Wildlife management is our responsibility | SierraSun.com

Wildlife management is our responsibility

For fishermen in the Eastern Sierra, a region that runs from here south through the Owens Valley, there may not be a better feeling than hooking into 20-inch rainbow.

If expected funding cuts aimed at the California Department of Fish and Game are enacted, that feeling may become even more rare.

While maintaining the trout fisheries in California is an economic imperative for the many small economies that rely on fishing for tourist dollars, the bigger problem with proposed cuts will come when the state takes steps back in wildlife management.

It is no secret that fish populations are especially susceptible to human contact and changes in environment, so management of these populations must remain a high priority of the state. Making sure that the same species we find in lakes, streams and rivers are intact for the next generation is our responsibility, even if the state is going through tough economic times. Bringing a species back from the brink is a much tougher task than being proactive; just look at attempts to increase Lahontan cutthroat trout populations.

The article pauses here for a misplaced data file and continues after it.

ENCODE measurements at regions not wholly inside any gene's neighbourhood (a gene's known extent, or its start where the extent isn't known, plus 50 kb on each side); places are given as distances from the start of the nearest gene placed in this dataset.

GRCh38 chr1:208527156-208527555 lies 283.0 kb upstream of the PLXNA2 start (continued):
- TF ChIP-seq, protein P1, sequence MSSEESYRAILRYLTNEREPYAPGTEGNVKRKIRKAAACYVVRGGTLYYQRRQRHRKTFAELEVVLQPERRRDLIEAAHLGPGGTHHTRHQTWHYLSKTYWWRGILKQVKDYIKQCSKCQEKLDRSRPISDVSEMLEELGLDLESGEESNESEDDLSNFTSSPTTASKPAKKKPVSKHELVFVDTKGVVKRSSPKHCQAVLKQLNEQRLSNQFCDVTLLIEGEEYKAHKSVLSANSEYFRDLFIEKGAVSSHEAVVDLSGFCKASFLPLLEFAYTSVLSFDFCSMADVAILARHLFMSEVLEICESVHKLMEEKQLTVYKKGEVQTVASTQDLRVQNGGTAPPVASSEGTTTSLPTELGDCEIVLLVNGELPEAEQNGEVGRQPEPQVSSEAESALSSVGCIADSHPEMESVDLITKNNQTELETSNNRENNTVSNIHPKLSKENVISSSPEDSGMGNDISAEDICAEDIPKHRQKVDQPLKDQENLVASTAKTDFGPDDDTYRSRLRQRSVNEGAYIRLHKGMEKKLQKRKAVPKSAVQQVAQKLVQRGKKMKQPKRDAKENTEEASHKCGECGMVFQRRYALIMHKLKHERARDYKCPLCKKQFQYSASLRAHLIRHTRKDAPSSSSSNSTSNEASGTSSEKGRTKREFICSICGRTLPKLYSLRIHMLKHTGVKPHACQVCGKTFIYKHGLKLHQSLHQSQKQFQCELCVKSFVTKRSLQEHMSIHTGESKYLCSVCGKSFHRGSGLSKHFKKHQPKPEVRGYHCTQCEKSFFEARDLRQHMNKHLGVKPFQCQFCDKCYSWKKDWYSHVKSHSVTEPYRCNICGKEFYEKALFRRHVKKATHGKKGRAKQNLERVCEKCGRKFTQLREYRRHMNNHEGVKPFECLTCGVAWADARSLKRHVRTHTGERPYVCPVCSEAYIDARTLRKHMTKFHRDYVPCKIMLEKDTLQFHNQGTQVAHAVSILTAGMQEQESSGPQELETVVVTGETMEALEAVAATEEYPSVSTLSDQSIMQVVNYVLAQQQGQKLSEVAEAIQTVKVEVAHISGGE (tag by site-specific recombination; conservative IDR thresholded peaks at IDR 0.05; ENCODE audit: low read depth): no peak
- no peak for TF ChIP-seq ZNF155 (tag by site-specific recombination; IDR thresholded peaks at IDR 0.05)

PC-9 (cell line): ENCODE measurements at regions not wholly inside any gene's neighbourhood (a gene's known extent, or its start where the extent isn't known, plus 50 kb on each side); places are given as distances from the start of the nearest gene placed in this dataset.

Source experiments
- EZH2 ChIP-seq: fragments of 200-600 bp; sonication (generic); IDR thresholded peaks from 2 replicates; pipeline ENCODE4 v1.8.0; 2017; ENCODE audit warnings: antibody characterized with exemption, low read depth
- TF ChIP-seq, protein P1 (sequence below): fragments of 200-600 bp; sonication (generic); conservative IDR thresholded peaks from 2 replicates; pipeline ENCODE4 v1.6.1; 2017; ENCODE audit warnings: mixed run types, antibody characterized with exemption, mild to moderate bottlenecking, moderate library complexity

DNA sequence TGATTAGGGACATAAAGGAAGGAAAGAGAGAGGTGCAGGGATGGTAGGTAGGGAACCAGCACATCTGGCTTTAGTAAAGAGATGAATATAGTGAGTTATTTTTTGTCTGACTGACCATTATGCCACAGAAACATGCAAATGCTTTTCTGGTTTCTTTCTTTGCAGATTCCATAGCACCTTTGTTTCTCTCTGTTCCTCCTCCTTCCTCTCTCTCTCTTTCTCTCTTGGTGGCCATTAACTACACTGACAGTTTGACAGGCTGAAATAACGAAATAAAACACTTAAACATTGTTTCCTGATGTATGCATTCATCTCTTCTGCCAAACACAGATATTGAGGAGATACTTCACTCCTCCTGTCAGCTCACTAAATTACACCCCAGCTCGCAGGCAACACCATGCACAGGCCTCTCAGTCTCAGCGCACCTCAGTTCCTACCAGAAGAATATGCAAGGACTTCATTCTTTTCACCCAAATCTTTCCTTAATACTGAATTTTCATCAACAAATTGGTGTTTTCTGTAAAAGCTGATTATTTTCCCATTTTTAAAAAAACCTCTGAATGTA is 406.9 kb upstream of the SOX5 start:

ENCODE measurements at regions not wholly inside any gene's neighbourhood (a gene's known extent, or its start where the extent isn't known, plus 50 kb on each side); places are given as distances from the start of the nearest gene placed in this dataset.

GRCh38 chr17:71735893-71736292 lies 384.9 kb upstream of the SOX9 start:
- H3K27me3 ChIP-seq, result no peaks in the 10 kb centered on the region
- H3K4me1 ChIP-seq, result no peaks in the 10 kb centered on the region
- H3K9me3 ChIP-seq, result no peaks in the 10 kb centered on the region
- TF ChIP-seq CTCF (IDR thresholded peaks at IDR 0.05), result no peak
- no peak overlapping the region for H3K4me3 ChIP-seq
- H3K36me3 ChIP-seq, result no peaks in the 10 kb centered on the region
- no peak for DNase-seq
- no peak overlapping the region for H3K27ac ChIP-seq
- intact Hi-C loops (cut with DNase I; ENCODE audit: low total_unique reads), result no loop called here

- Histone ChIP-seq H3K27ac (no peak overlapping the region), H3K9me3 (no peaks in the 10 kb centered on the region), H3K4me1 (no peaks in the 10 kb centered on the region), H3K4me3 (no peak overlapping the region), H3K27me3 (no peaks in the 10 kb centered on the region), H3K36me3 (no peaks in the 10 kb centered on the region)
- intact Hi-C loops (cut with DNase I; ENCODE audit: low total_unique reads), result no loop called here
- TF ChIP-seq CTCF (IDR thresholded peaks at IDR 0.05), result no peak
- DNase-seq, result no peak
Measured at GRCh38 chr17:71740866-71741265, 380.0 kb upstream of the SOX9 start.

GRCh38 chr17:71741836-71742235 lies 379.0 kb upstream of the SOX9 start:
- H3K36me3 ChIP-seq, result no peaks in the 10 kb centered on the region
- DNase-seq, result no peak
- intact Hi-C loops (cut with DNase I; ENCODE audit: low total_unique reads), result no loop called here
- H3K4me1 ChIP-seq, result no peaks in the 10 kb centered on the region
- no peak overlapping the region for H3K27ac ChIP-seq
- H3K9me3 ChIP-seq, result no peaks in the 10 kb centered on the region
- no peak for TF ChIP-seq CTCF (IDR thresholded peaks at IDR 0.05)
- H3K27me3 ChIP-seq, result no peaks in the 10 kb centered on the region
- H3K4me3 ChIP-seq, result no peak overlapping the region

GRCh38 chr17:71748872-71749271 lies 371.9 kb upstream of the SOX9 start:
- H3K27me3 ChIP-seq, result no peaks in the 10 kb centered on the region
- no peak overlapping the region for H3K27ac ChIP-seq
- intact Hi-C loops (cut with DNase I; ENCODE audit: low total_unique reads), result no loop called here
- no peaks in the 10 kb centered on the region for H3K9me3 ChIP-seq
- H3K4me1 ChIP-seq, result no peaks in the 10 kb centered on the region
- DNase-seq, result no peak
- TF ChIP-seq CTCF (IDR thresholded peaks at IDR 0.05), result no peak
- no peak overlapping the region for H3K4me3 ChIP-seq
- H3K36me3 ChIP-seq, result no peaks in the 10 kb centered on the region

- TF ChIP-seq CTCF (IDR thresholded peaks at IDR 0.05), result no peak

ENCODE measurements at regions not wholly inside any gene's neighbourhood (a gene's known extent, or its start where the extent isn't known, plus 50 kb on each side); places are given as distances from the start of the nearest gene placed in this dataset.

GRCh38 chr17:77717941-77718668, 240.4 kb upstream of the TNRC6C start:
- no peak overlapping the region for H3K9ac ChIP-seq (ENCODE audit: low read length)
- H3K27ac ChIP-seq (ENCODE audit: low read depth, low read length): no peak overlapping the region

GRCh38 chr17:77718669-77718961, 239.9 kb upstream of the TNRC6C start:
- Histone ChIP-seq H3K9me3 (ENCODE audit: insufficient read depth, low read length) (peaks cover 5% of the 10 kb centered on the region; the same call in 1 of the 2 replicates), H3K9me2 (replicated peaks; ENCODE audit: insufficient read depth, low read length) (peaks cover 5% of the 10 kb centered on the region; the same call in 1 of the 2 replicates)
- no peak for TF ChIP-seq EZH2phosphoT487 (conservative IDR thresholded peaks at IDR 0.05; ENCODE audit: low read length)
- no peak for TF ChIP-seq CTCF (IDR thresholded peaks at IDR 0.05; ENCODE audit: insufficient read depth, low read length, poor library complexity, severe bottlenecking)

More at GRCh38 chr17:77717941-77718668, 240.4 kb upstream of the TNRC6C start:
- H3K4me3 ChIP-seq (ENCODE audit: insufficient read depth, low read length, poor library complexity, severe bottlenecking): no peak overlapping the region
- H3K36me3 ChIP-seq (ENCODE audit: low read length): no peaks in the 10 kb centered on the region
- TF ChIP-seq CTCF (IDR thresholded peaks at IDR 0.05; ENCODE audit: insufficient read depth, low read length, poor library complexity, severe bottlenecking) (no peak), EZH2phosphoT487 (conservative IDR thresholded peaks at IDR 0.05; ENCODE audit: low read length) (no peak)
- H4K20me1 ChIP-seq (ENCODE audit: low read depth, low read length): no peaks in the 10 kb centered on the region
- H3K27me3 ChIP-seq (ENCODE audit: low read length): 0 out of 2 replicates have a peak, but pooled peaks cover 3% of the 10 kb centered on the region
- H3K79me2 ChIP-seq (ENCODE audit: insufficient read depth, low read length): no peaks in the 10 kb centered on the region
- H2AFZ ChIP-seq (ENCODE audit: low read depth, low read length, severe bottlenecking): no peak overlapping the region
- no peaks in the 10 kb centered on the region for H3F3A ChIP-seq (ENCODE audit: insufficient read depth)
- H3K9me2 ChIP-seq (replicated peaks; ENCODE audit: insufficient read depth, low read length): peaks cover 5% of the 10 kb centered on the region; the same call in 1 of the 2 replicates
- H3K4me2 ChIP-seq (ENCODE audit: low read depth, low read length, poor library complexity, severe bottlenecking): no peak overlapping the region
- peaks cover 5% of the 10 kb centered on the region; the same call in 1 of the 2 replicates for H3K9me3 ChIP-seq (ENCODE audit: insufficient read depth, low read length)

California must give our wildlife officials the tools they need to accomplish this end. Although it is not necessarily a question of dollars, it is a question of responsibility.

We have to ask ourselves “What is the true cost of losing ecological balance in our public lands?” The answer may be impossible to quantify.

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